New research published this week in the Archives of Pediatrics & Adolescent Medicine finds that, starting the school day just a half hour later was associated with significant benefits for teens — from better sleep and enhanced alertness to improved mood and overall well being. The findings contribute to a growing body of research on the subject and echo those of previous studies conducted in the last 14 years suggesting the benefits of delayed school start for teens. Yet, as Kyla Wahlstrom of the Center for Applied Research and Educational Improvement points out in an accompanying editorial, accumulating evidence about the benefit of delayed start times is only one piece of the puzzle in actually implementing later school day starts for teens.
The study included 201 high school students at St. George’s, an independent school in Newport, Rhode Island. For two months — January 6 to March 6 of last year — the teens’ school day was pushed back from an 8:00am to an 8:30am start. The researchers found that even this relatively small delay was associated with a broad range of benefits. As in previous studies, students reported greater duration of sleep each night during the study period, but what was unexpected, researchers say, was that students were not only sleeping later in the morning, but also went to bed earlier as well. In total, during the two month study, students gained an average of 45 minutes’ sleep on school nights. In part this increase may have been due to “seasonal changes in bedtime” the researchers say, but at least anecdotally they found that some students reported trying to get to bed earlier as well after they noticed feeling better with an extra half hour’s sleep in the morning.
Additionally, the number of students getting by on fewer than 7 hours of sleep per night dropped by nearly 80% during the study period, and by the end of the two-month trial, the number of teens sleeping for at least 8 hours per night jumped from 16.4% to 54.7%. As you might expect with longer duration of sleep, surveys conducted at the beginning and end of the study period found that, after the delayed start time was implemented, students reported feeling more alert. They also were less likely to say they felt “too tired” for schoolwork or sports.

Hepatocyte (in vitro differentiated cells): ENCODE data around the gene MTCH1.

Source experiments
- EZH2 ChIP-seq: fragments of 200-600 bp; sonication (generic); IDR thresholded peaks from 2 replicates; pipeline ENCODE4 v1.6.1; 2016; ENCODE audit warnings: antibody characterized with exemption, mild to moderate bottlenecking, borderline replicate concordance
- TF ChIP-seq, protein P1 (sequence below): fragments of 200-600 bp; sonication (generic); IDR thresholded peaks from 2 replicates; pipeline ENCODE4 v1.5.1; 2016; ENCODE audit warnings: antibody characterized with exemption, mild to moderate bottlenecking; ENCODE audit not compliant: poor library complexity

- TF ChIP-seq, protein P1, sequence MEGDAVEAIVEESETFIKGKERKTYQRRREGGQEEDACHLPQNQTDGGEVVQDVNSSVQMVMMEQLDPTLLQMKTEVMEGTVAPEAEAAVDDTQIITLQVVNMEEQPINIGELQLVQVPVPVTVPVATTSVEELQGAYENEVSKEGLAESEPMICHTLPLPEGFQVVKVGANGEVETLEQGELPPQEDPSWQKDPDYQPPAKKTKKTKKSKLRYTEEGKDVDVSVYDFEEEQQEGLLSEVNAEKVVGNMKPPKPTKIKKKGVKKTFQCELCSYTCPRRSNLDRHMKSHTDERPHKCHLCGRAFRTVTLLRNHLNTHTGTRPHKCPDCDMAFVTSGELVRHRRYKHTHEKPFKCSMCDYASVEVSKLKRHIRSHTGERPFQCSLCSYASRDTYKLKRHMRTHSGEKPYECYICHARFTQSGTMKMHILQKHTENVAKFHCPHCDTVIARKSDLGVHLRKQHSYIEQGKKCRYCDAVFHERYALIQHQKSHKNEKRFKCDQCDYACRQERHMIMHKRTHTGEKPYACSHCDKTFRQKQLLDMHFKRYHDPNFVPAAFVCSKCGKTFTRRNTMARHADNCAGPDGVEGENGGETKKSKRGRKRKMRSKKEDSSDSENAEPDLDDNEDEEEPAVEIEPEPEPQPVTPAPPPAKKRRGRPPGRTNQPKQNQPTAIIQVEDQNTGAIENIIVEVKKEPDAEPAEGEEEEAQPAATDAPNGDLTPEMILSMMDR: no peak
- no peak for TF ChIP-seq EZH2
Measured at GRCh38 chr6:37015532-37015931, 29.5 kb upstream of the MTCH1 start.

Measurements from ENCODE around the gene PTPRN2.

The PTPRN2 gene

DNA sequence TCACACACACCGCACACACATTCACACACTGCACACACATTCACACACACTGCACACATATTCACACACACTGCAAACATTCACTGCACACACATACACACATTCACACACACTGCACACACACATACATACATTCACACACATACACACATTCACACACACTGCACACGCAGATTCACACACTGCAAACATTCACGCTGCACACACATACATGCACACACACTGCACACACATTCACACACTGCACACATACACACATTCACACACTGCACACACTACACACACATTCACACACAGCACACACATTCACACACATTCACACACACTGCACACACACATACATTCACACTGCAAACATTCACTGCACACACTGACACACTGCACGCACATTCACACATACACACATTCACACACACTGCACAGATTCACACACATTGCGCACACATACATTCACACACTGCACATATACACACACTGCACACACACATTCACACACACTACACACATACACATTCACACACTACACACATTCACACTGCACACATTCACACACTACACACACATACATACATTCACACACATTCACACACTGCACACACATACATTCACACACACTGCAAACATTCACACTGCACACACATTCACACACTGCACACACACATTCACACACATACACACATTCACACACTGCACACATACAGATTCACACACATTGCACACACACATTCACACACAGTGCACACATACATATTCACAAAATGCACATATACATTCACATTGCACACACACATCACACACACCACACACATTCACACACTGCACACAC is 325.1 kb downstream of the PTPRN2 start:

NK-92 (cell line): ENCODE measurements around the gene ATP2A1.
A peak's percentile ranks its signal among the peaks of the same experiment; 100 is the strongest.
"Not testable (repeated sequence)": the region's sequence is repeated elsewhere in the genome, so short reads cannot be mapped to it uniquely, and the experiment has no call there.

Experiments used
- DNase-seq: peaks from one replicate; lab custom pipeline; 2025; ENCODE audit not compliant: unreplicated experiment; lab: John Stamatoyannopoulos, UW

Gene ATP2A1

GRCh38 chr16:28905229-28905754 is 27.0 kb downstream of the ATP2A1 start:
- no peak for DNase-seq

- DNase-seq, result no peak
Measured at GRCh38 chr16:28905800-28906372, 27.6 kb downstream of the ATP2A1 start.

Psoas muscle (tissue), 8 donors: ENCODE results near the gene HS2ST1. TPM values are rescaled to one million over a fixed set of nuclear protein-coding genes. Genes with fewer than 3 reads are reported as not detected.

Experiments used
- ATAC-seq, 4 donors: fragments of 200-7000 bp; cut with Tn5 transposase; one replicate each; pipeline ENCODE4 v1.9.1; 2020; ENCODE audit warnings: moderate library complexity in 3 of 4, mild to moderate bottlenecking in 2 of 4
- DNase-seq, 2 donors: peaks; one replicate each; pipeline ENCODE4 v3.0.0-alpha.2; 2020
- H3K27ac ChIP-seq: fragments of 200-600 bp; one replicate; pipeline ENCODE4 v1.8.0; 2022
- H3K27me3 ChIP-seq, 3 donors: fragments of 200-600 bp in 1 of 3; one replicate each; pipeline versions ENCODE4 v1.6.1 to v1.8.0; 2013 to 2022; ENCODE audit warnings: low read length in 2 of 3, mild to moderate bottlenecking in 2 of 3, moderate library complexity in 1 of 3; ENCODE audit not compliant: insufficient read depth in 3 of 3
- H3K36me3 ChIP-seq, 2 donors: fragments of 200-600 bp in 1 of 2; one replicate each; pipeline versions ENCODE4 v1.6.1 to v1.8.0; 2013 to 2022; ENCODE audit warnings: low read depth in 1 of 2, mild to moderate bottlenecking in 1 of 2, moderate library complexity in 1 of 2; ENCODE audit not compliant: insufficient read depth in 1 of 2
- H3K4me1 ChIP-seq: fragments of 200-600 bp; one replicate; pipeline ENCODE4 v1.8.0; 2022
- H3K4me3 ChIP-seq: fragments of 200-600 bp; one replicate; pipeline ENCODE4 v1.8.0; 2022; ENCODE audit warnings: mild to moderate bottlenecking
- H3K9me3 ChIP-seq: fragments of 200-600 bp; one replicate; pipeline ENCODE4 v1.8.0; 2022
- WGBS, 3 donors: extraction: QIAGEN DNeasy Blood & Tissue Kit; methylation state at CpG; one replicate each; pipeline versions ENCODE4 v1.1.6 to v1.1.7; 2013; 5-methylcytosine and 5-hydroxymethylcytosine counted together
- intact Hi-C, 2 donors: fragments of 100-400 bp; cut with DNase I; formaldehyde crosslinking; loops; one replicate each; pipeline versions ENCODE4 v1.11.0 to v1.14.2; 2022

The researchers also found that, after the study period, fewer students reported feeling unhappy, depressed, irritated or annoyed, and average scores on what is known as a Depressed Mood Scale dropped. Additionally, teachers reported that fewer students skipped class or showed up late during the study period.
Of course, finding reasons that a delayed school day (and extra sleep for teens) may be beneficial is only a starting point for actually instituting new policies and changing school schedules — which can have a significant impact on parents, local businesses, transportation and myriad other issues Wahlstrom points out. But, gathering evidence and coupling it with rigorous studies of the impact and cost of delaying school starts is a critical first step toward optimizing educational opportunities, she argues. Only with all of the evidence in hand can administrators determine what is best for students, and society. As Wahlstrom concludes:
“Given what has been discovered thus far, changing the starting time of schools is a seemingly simple issue with incredibly sticky political dimensions. A final caveat is to be mindful that one solution does not fit all. It is through the development of shared knowledge of the facts and the concerns that a reasonable, local decision is reached. And the decision may ultimately be that a change is not feasible. So be it. The community at large is, after all, the final arbiter, as all must truly live with the consequences. Our teenagers need and deserve our best informed thinking about all of this; having the facts in hand is the best place to start.”